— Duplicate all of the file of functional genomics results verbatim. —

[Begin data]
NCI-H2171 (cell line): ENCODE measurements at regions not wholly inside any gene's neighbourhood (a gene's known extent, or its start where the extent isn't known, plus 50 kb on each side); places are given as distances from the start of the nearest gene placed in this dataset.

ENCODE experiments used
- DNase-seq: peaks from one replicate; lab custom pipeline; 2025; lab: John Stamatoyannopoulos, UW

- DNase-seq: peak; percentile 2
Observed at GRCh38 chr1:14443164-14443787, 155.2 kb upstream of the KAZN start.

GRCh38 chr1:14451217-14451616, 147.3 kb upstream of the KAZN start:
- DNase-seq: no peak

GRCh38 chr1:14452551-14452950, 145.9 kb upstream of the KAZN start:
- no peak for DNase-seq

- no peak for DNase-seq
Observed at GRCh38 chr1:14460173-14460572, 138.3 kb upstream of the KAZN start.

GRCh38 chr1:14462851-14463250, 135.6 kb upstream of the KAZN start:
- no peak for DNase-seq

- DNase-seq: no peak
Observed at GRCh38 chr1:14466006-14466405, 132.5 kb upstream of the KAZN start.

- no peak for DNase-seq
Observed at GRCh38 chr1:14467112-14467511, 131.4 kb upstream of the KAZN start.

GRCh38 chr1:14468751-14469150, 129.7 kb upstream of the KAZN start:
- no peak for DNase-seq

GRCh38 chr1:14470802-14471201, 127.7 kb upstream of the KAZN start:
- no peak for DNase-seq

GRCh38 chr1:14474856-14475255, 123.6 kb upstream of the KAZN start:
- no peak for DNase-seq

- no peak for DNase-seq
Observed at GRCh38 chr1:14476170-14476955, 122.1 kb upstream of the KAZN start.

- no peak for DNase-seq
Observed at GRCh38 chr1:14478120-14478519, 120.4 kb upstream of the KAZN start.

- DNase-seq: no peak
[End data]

NCI-H2171 (cell line): ENCODE measurements at regions not wholly inside any gene's neighbourhood (a gene's known extent, or its start where the extent isn't known, plus 50 kb on each side); places are given as distances from the start of the nearest gene placed in this dataset.

ENCODE experiments used
- DNase-seq: peaks from one replicate; lab custom pipeline; 2025; lab: John Stamatoyannopoulos, UW

- DNase-seq: peak; percentile 2
Observed at GRCh38 chr1:14443164-14443787, 155.2 kb upstream of the KAZN start.

GRCh38 chr1:14451217-14451616, 147.3 kb upstream of the KAZN start:
- DNase-seq: no peak

GRCh38 chr1:14452551-14452950, 145.9 kb upstream of the KAZN start:
- no peak for DNase-seq

- no peak for DNase-seq
Observed at GRCh38 chr1:14460173-14460572, 138.3 kb upstream of the KAZN start.

GRCh38 chr1:14462851-14463250, 135.6 kb upstream of the KAZN start:
- no peak for DNase-seq

- DNase-seq: no peak
Observed at GRCh38 chr1:14466006-14466405, 132.5 kb upstream of the KAZN start.

- no peak for DNase-seq
Observed at GRCh38 chr1:14467112-14467511, 131.4 kb upstream of the KAZN start.

GRCh38 chr1:14468751-14469150, 129.7 kb upstream of the KAZN start:
- no peak for DNase-seq

GRCh38 chr1:14470802-14471201, 127.7 kb upstream of the KAZN start:
- no peak for DNase-seq

GRCh38 chr1:14474856-14475255, 123.6 kb upstream of the KAZN start:
- no peak for DNase-seq

- no peak for DNase-seq
Observed at GRCh38 chr1:14476170-14476955, 122.1 kb upstream of the KAZN start.

- no peak for DNase-seq
Observed at GRCh38 chr1:14478120-14478519, 120.4 kb upstream of the KAZN start.

- DNase-seq: no peak